Review: Midge Ure @ Barrowlands Ballroom

Published

Credit: Creative Commons

Lewis Paterson
Writer

The synth-pop visionary behind Live Aid electrifies the Barras’ with a performance of Ultravox’s Vienna in full.

It is hard to understate the influence of Midge Ure on British pop music and even British pop culture in general. While he achieved monumental success as part of Ultravox and Visage as well as in his solo spells, he was also one of the key minds behind Band Aid and Live Aid.

Therefore, when Ure announced his “1980 Tour”, it was easy to understand the interest even after that 80s heyday had long gone. The tour would feature a full rendition of Ultravox’s legendary Vienna album from start to finish, as well as classic material from Visage. On the night, the Barras were packed out as those who clung on to the hits of their youth and others who had discovered them more recently (like myself) converged to create a raucous atmosphere.

The crowd initially took some time to warm up, but when Ure declared “now, this is one you probably came here for…” and Visage’s Fade to Grey played, the electricity in the room could truly be felt. This was quickly followed by the beginnings of the Vienna album, with Ure’s impassioned performance of the underappreciated classics New Europeans and Sleepwalk. This underlined that even though years may have passed, the voice of Midge Ure is still going strong.

It was only a couple more songs before the inevitable came…the title track that defined Ultravox, Vienna. The crowd had been waiting for it all night and their excitement could hardly be contained, clear from the frenzied cheers which filled the air as the first few notes played. The seminal synth-pop hit was written by Ure about an enraptured love affair in the track’s titular city, and inspired by 1949 film noir The Third Man. Ure invited the crowd to sing along with him, taking in the joyous occasion that was felt by both parties during this track. The whole thing could have ended there and no one would have been disappointed, but we still had All Stood Still to go, and we were even given an additional cherry on the synthpop cake with extra songs. One was Dancing with Tears in My Eyes, a personal favourite of mine; with a chorus done so masterfully by Ure it would be enough to give anyone a lump in their throat.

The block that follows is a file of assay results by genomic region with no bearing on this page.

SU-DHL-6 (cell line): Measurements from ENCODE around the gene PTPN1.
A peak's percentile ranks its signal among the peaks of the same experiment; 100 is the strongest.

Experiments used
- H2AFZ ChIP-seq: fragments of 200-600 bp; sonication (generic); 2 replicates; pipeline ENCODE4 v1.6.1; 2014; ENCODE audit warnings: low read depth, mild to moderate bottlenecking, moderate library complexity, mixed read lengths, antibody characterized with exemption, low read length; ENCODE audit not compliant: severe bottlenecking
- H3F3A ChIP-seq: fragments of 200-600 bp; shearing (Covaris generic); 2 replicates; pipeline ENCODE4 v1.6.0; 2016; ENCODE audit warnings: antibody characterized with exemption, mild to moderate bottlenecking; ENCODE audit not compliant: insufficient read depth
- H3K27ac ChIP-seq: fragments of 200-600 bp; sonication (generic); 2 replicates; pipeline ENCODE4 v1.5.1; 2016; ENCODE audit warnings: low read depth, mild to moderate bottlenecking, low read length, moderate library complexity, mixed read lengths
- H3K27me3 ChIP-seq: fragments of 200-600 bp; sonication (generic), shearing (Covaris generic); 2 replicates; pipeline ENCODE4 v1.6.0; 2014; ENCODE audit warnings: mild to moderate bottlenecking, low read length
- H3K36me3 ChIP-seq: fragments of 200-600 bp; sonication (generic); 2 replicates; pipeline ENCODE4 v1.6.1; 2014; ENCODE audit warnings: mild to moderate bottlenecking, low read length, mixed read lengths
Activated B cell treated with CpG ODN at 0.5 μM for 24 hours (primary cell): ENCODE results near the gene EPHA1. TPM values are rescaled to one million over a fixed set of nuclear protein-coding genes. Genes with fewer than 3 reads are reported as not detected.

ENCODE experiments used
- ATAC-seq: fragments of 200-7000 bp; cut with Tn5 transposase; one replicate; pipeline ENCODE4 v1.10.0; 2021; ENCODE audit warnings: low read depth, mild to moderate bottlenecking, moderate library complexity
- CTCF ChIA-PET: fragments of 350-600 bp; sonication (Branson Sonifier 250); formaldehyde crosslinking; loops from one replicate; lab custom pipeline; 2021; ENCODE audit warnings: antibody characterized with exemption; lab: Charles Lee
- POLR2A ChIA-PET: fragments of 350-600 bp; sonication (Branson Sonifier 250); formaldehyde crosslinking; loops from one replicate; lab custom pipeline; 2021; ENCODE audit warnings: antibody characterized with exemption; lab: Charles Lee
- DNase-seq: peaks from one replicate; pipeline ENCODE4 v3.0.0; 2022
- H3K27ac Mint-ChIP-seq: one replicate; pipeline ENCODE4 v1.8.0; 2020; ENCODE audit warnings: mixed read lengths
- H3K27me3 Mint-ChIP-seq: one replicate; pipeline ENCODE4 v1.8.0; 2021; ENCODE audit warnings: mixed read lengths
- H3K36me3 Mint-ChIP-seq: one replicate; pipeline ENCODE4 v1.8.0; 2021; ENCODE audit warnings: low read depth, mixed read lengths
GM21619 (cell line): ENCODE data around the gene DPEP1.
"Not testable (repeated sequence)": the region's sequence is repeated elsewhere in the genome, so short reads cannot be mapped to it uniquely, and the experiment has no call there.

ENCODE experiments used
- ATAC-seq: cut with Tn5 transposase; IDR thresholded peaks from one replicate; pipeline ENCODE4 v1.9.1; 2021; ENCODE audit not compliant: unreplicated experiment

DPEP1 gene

What struck me most was Ure’s candidness when talking to the crowd in-between songs. He was extremely self-aware of the passing time, and the near 40 years since Vienna’s release – but he was also happy about the fact people still cared, and that he could still perform to a stalwart audience like this one. The man is now eligible for a pension, but if you were still able to do this at his age wouldn’t you?

At the end of the night, the smiles on faces were as clear as day – everyone had just seen a true visionary of British music give it his all. It felt like we had been transported right back to 1980, just as the gig had intended. For that I can only say one thing: thank you, Midge.